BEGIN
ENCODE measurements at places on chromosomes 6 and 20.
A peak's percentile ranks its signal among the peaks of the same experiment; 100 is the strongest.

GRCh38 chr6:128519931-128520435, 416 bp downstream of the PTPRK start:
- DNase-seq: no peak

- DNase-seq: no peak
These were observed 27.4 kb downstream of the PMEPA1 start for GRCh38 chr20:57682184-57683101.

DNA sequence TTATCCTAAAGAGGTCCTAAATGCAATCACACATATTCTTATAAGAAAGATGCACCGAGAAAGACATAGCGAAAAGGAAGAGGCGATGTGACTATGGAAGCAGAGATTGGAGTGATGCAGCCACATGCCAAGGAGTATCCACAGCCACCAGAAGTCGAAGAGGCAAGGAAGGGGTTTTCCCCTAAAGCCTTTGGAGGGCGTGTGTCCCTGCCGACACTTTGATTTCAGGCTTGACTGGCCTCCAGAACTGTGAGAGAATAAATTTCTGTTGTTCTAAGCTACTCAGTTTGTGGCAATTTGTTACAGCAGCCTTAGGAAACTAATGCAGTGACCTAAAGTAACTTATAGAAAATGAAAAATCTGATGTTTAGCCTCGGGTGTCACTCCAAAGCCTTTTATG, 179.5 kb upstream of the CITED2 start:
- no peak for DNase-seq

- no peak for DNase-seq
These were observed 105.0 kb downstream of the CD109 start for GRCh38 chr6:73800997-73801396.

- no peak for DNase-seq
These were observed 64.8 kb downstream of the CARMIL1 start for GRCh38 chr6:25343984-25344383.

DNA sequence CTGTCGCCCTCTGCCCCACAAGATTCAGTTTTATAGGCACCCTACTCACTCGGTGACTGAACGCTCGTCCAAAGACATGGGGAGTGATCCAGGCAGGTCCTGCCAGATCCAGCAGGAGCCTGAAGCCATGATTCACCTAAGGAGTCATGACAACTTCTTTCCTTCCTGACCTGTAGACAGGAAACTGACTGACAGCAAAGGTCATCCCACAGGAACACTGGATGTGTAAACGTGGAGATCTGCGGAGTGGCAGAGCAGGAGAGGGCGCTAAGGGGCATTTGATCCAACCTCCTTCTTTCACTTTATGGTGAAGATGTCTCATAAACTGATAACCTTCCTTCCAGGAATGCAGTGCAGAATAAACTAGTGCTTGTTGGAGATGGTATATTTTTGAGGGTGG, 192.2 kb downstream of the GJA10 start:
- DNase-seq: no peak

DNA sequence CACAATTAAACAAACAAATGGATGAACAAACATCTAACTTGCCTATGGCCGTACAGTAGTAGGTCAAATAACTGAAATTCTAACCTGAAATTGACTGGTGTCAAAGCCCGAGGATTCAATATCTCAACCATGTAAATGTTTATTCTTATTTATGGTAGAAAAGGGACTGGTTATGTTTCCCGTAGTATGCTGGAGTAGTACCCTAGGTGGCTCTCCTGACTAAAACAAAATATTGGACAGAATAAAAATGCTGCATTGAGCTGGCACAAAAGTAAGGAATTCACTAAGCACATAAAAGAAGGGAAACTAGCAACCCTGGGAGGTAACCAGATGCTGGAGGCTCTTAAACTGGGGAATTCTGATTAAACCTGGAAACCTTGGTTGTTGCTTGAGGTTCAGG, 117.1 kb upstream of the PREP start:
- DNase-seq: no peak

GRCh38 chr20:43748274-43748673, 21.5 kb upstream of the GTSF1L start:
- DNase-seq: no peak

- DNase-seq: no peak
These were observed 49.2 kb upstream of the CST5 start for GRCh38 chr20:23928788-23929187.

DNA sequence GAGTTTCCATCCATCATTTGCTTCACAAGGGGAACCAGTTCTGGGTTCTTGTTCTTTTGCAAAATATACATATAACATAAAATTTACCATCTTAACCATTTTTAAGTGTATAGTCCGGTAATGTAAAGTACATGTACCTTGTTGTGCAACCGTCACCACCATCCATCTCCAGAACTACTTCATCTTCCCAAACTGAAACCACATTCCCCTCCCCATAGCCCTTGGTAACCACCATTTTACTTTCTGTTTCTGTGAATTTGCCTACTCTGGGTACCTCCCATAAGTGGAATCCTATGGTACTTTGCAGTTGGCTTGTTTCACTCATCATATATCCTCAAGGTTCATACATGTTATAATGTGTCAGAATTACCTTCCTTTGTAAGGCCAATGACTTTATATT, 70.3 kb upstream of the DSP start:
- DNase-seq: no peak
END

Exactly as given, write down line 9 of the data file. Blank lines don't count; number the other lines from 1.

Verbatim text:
- no peak for DNase-seq